The Man Who Came To . . . ?
by Jean Lorrah
PROGRESS REPORT: As of this writing, November 18, 1978, FIRST CHANNEL IS FINISHED! I am in possession of all but Jacqueline's file copy, doing a final red-penciling to smooth out the few things she didn't catch, or which are my own personal idiosyncrasies, before I give it back to her at Shuttlecon Columbus, and she in turn hands it over to Doubleday. SON OF FIRST CHANNEL, which will actually be titled THE FARRIS SOMETHING-OR-OTHER (we have discarded "legend", "gift", "legacy", "strain", "mutation"--any suggestions on exactly the right word?), is in the back-and-forth-letter-writing stage--the kind of thing we were doing with FIRST CHANNEL two years ago. The paperback rights to FIRST CHANNEL have been sold to Playboy Press; the paperback will appear a year after the hardcover.
THE MAN WHO CAME TO DINNER is a play about a man who comes to dinner and stays to take over the household. Abel Veritt in FIRST CHANNEL is a character who was created to play a very minor role, and stayed to take over the novel. He is my creation, not Jacqueline's at all--and he's the first renSime to play a major role in a Sime/Gen novel. He is also a tour de force: that impossibility, a thoroughly good man who is nonetheless an interesting fictional character.
In the last issue, I explained how Rimon Farris's son Zeth came to get his own book. Zeth is only two years old when FIRST CHANNEL ends; he is a very minor character. In light of that, after the fact, I can now see what happened to bring Abel Veritt forward. Jacqueline's two Sime/Gen novels are built upon pairing--in HoZ, the action is to develop the Hugh/Klyd relationship; in UNTO, Digen is torn between two possible partners, Im and Ilyana; for a time it seems he will pair off permanently with Ilyana, but after her death the book ends in his orhuen with Im.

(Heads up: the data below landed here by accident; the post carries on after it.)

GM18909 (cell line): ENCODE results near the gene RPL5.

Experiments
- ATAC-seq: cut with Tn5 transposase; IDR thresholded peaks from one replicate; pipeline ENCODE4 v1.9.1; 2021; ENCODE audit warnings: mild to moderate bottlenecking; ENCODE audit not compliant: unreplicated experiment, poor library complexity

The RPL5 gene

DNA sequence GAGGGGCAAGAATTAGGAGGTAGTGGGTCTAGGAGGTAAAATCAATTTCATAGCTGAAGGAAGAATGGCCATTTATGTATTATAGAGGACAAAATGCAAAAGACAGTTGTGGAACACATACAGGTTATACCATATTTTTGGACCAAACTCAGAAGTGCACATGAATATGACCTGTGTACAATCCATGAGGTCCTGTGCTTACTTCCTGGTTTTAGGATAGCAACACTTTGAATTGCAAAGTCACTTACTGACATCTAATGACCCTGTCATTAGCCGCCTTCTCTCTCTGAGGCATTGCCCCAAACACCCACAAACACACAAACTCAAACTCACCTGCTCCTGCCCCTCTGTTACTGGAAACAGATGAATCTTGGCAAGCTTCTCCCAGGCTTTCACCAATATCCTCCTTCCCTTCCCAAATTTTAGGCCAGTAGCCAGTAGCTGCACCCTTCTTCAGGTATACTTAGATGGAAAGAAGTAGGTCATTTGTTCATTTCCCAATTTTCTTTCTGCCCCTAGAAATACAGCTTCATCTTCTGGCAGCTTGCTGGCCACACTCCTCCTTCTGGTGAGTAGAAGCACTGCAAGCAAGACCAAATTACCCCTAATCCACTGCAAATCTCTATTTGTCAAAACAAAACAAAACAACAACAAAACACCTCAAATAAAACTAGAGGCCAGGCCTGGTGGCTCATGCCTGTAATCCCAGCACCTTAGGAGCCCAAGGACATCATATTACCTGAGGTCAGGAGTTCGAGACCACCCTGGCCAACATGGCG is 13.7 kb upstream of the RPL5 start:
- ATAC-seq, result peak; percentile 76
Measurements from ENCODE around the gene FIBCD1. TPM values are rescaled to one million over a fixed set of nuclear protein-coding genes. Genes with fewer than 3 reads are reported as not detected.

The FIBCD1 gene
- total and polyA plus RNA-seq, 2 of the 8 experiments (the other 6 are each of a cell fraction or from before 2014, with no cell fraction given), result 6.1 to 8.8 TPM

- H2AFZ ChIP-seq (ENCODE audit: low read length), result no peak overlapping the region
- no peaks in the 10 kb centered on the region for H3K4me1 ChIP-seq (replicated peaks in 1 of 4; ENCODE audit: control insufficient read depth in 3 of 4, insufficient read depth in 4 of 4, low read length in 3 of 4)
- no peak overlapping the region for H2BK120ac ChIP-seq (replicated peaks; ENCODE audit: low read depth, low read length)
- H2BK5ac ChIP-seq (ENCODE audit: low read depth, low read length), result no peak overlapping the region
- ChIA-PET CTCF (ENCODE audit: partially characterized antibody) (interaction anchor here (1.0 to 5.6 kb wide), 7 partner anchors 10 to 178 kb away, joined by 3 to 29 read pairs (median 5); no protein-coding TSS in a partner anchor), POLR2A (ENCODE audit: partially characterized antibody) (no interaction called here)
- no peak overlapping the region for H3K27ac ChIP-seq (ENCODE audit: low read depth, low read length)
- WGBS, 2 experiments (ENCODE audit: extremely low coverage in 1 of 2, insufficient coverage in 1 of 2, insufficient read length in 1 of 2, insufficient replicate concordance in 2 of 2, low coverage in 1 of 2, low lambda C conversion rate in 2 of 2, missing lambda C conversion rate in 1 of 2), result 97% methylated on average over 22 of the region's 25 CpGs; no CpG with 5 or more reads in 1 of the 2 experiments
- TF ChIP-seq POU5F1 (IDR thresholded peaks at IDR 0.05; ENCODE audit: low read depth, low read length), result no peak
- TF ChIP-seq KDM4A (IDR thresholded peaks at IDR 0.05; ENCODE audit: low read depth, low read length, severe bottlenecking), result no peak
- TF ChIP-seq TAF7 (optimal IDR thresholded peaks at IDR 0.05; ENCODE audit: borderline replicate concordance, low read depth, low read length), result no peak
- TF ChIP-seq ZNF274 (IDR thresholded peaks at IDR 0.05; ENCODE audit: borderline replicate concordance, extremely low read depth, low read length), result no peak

Now when I start messing around with the universe, suddenly we have a book with a three-part structure, which was supposed to have three main characters: Rimon, Kadi, and Zeth. What happened was that as the book progressed, Abel took over the third major role--until finally we were forced to realize that FIRST CHANNEL is simply not Zeth's story. I didn't know Abel Veritt any more than Jacqueline did when I first created him (and I have that same feeling about him that Jacqueline has about the Farrises; I didn't create him--I met him!), and meant him to be a simple obstacle to Rimon. As it turns out, he is a major motivating force in Rimon's life--the force that Kadi cannot be, because it is the force of a father, the influence Rimon loses when his own father throws him and Kadi off his property. For all that Rimon is technically a grown man by Sime law, he is in many ways the sixteen-year-old boy you or I would consider him when the novel begins. Rimon's father cannot possibly accept his son as a Sime who does not kill; Abel Veritt can.
For Abel is an out-Territory Sime, raised in the Church of the Purity, who has overcome his own despair and found a way to survive and help other Simes from Gen Territory survive what has happened to them. The circumstances of his life have made him flexible--he is able to accept data which contradict what he had assumed, and formulate new theories. He and Rimon's father, Syrus Farris, are about the same age; Abel looks older but acts younger. And he will give anything not to have to kill. It is Abel Veritt who forces Rimon to learn to channel.
If FIRST CHANNEL is ever made into a film, there may be a fuss made about who will play Rimon and Kadi (John Travolta and Kristy McNichol?)--but the Oscar will go to the character actor who plays Abel Veritt. It's a cinch Best Supporting Actor role.
I could go on, but I won't. Meet the man when you read the book--and then help me try to figure out where in my subconscious he came from! I can identify a few of his characteristics in various people I admire, but the man as a whole is nobody I know--but I'd like to! He didn't even appear in the original outline we submitted to Doubleday, and yet he is absolutely necessary to the book. I guess if he didn't exist, I'd have had to invent him. ((Copyright (c) 1979, by Jean Lorrah and Jacqueline Lichtenberg))
((FIRST CHANNEL was safely delivered to Doubleday. Jean brought along to Columbus the first chapter of CHANNEL'S DESTINY, as the sequel is now called. That's the fifth Sime novel, folks! CAF))
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